By Brianna Wiest

Even if you’re unfamiliar with the work of Carl Jung, you’re probably aware of what he contributed to the field of analytical psychology. His is the mind behind the concepts of archetypes, extroversion, introversion, the collective unconscious, and so on.

Though there are a handful of personality typing systems that are relatively well-known (Myers Briggs, for example, was also developed based on Jung’s ideas) there are still a number that are less utilized, such as the theory that human maturity is dependent on mindset, not age.

Jung defines four specific “stages” at which people function, describing how they prioritize life, how they process experiences, and how they perceive the world. Each indicates a different level of mental maturity, ultimately indicating that our lives are products of how we perceive them, not what they objectively seem to be.

The Athlete Stage

This stage is marked by a preoccupation with physical appearances. This is when we have to come to terms with how our bodies, and lives, look to other people. Through this, we are able to identify our strengths and develop our insecurities. We base our self-concept on a comparison to the world around us, and through this, we create our own version of reality. We are able to sense how others react to us and how that makes us feel, and our feelings become our primary priority.

The Warrior Stage

This stage is defined by a preoccupation with what we can “get.” It is when we realize that certain feelings are the product of actions and patterns, and if we utilize them correctly we can “get” a lot of those good feelings. This is when we begin to utilize comparative thought to maximize and inflate our sense of self We desire things solely based on the reward we think we can reap from it. We want to be “the best” so we can just be better than others; we frequently impose our own will with little regard to how others will experience it, as we only care about how we feel. Our desires are for wealth, influence, control and admiration.

The Statement Stage

This stage is marked by the point we reach at which we realize the things we were chasing only served our egos. We realize we are unfulfilled, and desire new ways of life. We begin to realize how damaging comparativeness is, and we begin to understand that physical belongings do not make us “wealthy,” admiration does not make us loved, and being superior does not make us accepted. We have many things in our lives, but none are true happiness.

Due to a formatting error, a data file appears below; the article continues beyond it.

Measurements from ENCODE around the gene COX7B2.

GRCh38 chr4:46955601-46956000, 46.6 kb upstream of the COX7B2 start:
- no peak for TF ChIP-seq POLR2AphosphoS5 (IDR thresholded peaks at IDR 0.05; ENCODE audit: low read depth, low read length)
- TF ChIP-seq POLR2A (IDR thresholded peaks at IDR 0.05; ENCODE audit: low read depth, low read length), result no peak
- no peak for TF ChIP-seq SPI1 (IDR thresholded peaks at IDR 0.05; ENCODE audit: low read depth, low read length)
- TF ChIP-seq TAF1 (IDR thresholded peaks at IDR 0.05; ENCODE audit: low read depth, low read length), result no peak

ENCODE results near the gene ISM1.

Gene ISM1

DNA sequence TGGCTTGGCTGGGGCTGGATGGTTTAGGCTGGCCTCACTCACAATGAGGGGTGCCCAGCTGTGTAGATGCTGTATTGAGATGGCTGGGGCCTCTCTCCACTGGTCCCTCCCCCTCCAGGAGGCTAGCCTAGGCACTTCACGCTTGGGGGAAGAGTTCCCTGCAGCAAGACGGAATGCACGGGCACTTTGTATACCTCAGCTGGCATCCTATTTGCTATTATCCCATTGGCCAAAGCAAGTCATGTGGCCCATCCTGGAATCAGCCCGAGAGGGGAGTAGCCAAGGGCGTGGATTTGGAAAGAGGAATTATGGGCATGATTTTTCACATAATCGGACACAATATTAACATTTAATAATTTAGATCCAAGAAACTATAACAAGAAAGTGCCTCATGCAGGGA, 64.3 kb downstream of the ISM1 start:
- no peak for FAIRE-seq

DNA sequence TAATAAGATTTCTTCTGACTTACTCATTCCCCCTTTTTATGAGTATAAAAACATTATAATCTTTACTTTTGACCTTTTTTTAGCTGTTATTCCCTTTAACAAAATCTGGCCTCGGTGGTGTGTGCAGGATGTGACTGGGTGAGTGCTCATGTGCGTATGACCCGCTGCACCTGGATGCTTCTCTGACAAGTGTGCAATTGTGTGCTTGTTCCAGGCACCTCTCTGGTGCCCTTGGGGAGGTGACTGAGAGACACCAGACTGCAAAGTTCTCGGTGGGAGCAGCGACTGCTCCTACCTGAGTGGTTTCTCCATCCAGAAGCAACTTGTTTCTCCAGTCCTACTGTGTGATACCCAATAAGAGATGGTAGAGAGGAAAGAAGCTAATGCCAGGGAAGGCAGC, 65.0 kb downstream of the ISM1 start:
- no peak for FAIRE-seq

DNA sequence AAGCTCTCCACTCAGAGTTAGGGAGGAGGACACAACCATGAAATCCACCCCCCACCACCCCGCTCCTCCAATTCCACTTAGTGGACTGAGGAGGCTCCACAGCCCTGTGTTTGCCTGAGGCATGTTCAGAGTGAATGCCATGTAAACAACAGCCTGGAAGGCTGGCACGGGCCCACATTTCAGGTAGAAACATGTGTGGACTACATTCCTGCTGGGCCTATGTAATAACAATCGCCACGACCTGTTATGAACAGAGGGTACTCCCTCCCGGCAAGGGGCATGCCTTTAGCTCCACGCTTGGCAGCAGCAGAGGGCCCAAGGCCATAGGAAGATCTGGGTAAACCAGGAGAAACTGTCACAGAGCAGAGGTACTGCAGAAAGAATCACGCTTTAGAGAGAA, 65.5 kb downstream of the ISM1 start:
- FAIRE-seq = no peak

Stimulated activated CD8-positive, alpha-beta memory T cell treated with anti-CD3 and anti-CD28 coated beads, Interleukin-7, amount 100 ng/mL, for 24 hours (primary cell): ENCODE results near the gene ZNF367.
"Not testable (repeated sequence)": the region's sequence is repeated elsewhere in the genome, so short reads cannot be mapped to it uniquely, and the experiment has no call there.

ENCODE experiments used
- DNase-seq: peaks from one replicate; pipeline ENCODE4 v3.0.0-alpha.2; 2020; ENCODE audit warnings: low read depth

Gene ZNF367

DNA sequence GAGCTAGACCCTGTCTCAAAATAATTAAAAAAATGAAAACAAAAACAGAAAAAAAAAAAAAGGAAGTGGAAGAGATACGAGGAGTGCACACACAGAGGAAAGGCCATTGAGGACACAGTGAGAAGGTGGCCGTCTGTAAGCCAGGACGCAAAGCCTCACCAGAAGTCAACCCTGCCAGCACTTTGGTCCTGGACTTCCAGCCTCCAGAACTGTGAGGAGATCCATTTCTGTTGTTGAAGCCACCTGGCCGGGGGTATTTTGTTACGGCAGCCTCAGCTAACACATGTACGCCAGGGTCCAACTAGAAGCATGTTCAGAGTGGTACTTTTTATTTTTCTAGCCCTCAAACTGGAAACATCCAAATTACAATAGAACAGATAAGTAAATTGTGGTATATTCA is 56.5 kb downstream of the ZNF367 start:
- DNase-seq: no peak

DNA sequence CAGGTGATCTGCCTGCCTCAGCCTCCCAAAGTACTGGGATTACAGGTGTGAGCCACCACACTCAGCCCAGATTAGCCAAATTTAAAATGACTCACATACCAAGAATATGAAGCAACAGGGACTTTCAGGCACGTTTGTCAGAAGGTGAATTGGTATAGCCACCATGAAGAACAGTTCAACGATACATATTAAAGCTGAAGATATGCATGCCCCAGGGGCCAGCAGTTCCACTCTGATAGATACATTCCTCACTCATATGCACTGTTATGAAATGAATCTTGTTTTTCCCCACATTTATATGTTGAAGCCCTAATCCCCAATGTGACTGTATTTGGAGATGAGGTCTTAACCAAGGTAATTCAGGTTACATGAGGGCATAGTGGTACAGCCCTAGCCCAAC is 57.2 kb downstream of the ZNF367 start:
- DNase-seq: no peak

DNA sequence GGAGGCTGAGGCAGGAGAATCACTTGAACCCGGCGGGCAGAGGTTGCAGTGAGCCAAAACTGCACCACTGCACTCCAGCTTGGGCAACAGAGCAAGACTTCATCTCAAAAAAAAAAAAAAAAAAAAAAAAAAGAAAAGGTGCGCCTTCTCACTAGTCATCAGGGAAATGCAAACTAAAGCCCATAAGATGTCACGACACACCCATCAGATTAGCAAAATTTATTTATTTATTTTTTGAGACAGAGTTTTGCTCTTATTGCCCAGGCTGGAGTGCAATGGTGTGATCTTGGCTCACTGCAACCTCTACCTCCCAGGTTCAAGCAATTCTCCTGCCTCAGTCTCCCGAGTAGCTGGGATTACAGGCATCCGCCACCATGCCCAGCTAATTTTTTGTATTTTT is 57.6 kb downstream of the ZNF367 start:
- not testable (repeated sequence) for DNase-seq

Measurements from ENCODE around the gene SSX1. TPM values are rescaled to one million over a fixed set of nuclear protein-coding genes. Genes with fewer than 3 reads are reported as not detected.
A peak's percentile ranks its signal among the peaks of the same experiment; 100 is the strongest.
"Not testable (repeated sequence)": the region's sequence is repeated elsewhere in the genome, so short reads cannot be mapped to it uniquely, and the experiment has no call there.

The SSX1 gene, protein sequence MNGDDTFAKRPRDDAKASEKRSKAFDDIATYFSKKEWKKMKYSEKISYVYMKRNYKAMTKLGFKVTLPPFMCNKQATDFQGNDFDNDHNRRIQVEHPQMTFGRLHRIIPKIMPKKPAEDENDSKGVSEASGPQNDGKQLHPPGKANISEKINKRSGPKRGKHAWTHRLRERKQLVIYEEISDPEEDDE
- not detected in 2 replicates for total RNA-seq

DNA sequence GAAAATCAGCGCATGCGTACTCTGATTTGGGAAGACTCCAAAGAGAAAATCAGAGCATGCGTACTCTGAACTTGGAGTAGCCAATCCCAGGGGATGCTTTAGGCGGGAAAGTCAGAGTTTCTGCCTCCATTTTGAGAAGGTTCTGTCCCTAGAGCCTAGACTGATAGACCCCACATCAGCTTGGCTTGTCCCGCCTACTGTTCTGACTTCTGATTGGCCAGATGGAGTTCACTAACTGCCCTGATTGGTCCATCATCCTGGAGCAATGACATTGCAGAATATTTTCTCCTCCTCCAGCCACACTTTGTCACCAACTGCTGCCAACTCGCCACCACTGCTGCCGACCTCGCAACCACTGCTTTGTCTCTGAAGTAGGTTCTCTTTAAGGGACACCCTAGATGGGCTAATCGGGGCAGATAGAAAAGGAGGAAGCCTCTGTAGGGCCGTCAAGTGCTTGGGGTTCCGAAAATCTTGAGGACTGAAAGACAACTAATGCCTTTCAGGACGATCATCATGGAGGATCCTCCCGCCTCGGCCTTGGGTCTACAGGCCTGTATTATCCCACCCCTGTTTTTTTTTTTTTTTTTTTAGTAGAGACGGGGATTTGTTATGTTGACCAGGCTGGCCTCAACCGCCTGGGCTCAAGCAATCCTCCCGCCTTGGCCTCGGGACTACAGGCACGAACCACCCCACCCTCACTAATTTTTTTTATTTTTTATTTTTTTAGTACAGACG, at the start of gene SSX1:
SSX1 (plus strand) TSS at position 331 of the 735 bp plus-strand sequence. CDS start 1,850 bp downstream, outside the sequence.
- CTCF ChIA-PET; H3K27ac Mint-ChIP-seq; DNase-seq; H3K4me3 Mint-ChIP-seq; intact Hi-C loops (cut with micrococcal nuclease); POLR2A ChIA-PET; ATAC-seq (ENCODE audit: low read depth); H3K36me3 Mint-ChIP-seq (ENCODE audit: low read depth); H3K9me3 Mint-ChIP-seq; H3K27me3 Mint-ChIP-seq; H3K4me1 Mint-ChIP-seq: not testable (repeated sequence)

At this point, we are able to realize the use and importance of the physical world, but there is also an understanding of something just beyond that: our mental and emotional lives. We begin to realize that our worldly desires are in direct opposition from being at peace or finding happiness, and so we set out to discard what doesn’t matter in order to make room for what could.

At this point, we begin to find happiness in service to others, fulfillment of our genuine potential, and acquiring the wisdom that the ego desperately needs to be dismantled.

The Spirit Stage

The last stage is a point of personal development that not everyone will reach in their lives. The Spirit Stage is when you recognize that the point of life is soul development, and that the experiences you’ve been through – good and bad alike – were growing tools. In this stage, you begin to develop internally, and you begin to realize that you have always been the person you are, it was only your idea of yourself that faltered.

In this stage, you disassociate from your attachment to labels or archetypes and begin to view yourself as a constantly evolving being. You detach from the desire to control outcomes, you begin to recognize and accept impermanence, and you begin to truly enjoy the journey of your life, seeing the purpose in each part of it.

It is also at this point that you can become a teacher to others. When you are self-aware enough to recognize the different aspects of who you are, you can evaluate them, detect patterns, and it is through a deep understanding of your internal workings that you can truly understand, and love, others.

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